PhD in Acoustics
Laboratoire d'Acoustique de l'Université du Maine, Le Mans, France
Characterization of acoustic sources associated with negative corona discharges
Thesis report (in french)

For classical electroacoustic transducers (electrostatic, piezoelectric, electrostrictive, magntostrictive, etc) the acoustic wave is created by the vibrations of a mechanic part acting on the air molecules. Such systems are widespread on both the domestic and the industrial fronts. Reasons for using this technology are the facility to adapt the characteristics of their internal elements to a particular application. However, these types of transducers always encounter limitations due to the moveable elements (diaphragm, etc), the coupling between the radiating element, and the surrounding gas, and the material limitations such as overheating or mechanical failure. That is the reason why, since their creation, these principles and their refinement illustrate a trend toward a reduction of the number and mass of moving parts, necessary to achieve a high efficiency and a wide frequency range. "Plasma" loudspeakers having non membrane at all, looks somewhat like an "ultimate" solution.

In specific applications, for which available electroacoustic transducers do not necessarily have the required characteristics, gas discharge transducers technology may be able to satisfy these peculiar requirements. The "direct transduction" character (i.e. no moving part included), and more fundamentally the "volumic" character of the associated acoustic sources, are two of the particularities that hold our attention. Lastly, the small size of these sources allows their use in confined applications, and they can also be used in harsh environments such as a high temperature medium. Although the quantity of literature concerning applications of gas discharges is quite large because of their widespread applications, there are very few publications which deal with ionised gas acoustic tranducers.

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The ionisation of the air is obtained by applying a high DC (negative in our case) voltage between electrodes having different curvature radii (e.g. a needle facing a plane). The complex phenomena which take place in the electrode gap are called discharges in the gas or, when a glow appears in the gap, corona discharges. These discharges present different physical behaviours or regimes depending on the polarity or the radius of the small-radius electrode, the gap length and the gas. By choosing the appropriate geometric and electric configuration of the electrodes, but also depending on the location relative to the electrodes, the interactions between charged and neutral particles in the ionised gas can lead to either a predominant heat transfert between particles (Joule heat source, almost isotropic) or a predominant momentum transfer which creates a gas flow, the so-called "electric wind" (source force, having a specific axis).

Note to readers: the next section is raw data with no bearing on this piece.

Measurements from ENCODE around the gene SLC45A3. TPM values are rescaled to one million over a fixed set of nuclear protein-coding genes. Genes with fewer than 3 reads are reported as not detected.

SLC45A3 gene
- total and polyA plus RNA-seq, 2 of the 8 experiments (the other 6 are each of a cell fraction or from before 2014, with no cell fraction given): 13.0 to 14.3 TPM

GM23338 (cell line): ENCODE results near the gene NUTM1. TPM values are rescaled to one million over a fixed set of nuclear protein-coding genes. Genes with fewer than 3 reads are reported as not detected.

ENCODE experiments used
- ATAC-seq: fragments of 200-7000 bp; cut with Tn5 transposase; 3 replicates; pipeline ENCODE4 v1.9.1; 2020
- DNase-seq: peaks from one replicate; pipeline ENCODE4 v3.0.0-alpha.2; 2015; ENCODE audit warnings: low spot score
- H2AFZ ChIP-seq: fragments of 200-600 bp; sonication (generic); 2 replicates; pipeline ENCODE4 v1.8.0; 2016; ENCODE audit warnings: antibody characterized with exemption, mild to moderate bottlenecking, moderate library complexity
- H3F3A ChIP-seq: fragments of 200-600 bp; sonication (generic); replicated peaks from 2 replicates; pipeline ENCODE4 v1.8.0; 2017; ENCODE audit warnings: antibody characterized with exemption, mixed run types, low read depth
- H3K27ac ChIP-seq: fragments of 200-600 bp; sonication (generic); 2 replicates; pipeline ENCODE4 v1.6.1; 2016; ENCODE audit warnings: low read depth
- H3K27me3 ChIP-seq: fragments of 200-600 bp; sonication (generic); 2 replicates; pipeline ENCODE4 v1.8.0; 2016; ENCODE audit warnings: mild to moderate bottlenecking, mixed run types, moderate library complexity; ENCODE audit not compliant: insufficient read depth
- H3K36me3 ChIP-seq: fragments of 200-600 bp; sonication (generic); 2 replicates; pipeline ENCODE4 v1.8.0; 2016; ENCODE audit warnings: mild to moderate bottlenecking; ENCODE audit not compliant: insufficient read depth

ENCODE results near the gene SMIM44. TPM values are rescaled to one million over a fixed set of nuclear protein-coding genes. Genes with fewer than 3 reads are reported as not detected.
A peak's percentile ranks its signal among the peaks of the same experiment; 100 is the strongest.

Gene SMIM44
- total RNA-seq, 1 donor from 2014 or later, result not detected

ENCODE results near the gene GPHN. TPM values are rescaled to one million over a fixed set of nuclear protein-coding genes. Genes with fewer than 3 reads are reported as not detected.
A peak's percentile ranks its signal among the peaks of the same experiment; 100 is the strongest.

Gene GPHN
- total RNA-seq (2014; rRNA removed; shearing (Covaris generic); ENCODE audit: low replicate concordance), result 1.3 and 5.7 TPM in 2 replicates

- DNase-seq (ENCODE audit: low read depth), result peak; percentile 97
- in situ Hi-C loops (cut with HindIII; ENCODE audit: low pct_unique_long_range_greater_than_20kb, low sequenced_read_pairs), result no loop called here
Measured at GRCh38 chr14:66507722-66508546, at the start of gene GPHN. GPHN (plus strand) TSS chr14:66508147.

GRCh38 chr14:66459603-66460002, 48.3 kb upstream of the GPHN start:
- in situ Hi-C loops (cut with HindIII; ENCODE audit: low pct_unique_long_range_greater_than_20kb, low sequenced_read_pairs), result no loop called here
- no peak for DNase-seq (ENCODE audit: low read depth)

Time variation of the heating of an air volume produces a corresponding pressure change. The "hot plasma" loudspeakers (flame sources, thermophone, ionophone) use this principle. By contrast, "cold" plasma loudspeakers are based on momentum transfer. In fact, corona discharges have intrinsically both heat and momentum transfer.

Considering a time-averaged repartition of the electric field in the gap, two regions can be distinguished. The first one, termed the "ionisation region", is located at the tip of the point and is characterised by a value of the electric field higher than the critical value (27kV/cm in air) of the electric field. In this region this strong electric field makes the ionisation processes predominant. The electric field accelerates the free charged particles to undergo ionising collisions with air molecules in this vicinity, generating more electrons and positive ions. The kinetic energy of the charged particles is thus partly transmitted to surrounding neutral particles through random collisions, leading to a heat transfer from charged particles to neutral particles. Considering the specific form of the electrodes and the physical processes, this ionisation region is very small, and can be assumed to be spherical with a radius close to 0.1mm. The heat transfer is almost isotropic throughout its volume, and its extension is very small compared to the acoustic wavelength.